“Poets, priests, and politicians have words to thank for their positions” – The Police
There is a recent trend (fad?) in sales training around storytelling – it’s the “whiteboard selling” of this decade. Certainly storytelling is nothing new, as it’s probably one of the oldest forms of communication. As found on Wikipedia: “Storytelling is the conveying of events in words, and images, often by improvisation or embellishment. Stories or narratives have been shared in every culture as a means of entertainment, education, cultural preservation, and instilling moral values. Crucial elements of stories and storytelling include plot, characters and narrative point of view.”
Does this sound familiar as it relates to sales and business in general? Some obvious examples:
- Corporate Origin Stories – I just returned from Workday’s sales club in Hawaii (thank you to my wife, Paige!) and at the business meeting, they presented a motion story that included the founding of the company at a meeting between the two co-founders at a diner in Truckee, California. Check out http://www.workday.com/company/about_workday.php for a summary and http://symmetricsgroup.com/about-us/ for ours.
- Initial Value Propositions – the promise and expectations that are set at the beginning of a sales cycle. Why should the company change or act? What’s in it for them? The best sales professionals leverage stories to shape the vision of what could be and the value for the company and individuals of making a change. Great examples can be found in business-to-consumer advertising: think Apple’s “1984” commercial or the classic “You’re not you when you’re hungry” Snickers commercials
- Case Studies – essentially short stories that summarize how individuals or companies confronted a situation, made a chance, and describe the value they received. Except for the “innovators” and maybe the “early adopters,” most of us want to see proof points before making a change. The enterprise software companies have excelled at building communities who share their experiences (such as SAP’s Sapphire or Workday’s Rising)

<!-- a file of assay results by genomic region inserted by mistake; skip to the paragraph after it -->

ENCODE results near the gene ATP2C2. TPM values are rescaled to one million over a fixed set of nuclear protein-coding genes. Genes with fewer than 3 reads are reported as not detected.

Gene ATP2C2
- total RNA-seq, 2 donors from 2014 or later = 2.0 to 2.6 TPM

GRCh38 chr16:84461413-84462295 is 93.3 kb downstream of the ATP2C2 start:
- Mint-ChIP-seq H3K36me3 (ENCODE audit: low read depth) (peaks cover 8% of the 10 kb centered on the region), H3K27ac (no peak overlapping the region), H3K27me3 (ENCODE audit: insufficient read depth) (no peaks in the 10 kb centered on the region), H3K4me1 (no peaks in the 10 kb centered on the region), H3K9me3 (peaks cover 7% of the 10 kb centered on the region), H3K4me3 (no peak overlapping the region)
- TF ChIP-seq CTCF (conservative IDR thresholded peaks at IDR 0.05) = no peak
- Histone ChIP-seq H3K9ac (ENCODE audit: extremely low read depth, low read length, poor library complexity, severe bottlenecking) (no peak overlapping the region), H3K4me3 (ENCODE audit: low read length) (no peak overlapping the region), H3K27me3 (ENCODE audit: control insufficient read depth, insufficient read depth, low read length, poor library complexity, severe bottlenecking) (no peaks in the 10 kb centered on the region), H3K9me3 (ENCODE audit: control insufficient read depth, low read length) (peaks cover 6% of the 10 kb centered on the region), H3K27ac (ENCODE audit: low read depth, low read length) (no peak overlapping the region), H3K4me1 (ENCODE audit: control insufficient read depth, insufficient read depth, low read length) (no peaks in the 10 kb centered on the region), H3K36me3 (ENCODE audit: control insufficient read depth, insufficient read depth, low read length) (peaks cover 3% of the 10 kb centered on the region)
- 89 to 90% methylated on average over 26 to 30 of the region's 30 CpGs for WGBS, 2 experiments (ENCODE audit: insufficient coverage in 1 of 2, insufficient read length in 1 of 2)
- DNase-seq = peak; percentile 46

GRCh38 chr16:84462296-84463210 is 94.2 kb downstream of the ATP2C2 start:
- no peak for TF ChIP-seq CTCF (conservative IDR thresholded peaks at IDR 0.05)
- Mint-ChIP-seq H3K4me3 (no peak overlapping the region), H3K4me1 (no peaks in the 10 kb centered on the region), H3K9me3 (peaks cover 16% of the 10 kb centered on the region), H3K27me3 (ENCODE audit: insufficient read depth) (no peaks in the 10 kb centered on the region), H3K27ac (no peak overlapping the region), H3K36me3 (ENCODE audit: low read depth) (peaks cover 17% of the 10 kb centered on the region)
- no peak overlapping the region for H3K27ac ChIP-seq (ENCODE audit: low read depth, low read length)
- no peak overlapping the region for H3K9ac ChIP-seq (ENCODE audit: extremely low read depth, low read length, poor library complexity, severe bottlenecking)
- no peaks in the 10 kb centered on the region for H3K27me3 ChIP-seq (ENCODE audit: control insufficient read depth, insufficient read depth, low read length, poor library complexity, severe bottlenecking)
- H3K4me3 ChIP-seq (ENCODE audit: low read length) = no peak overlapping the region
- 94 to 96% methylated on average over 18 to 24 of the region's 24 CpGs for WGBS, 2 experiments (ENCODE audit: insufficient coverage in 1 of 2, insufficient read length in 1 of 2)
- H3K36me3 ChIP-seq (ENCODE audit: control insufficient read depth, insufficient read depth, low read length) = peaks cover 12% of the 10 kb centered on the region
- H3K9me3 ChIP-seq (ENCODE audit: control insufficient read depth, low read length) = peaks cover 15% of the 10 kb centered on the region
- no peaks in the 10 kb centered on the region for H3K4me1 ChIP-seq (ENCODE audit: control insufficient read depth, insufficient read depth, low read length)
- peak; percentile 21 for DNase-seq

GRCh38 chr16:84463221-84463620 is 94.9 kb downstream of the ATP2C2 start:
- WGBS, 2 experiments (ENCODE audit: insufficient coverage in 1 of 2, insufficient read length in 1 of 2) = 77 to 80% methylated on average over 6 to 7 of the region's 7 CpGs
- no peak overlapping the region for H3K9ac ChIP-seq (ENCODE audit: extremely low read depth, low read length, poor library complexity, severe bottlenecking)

- References – “Storytelling predates writing, with the earliest forms of storytelling usually oral combined with gestures and expressions.” In our business, we have sourced 93% of our business in the past five years through references. Thanks to social media tools such as LinkedIn, leveraging “who you know” is a powerful way to build connections and business. http://bit.ly/1IueVce
Essentially sales is a story – some are long, others short and typically the length of the sales cycle correlates with the size of the investment. Emotions, protagonists, politics, competitors are all interwoven into a set of narratives. For some interesting stories of sales/business, check out our Top Performer profiles.
Here are a couple of good references on storytelling:
- The Story Factor by Annette Simmons – outlines six types of stories that should be mastered: 1) “Who I Am” Stories, 2) “Why I Am Here” Stories, 3) “The Vision” Story, 4) “Teaching” Stories, 5) “Values-in-Action” Stories, 6) “I Know What You Are Thinking” Stories.
- Whiteboard Selling: Empowering Sales Through Visuals by Corey Summers and David Jenkins – great summary of using a “whiteboard” to communicate your messages and stories instead of PowerPoint
What stories do you tell about yourself? Your company? Your customers?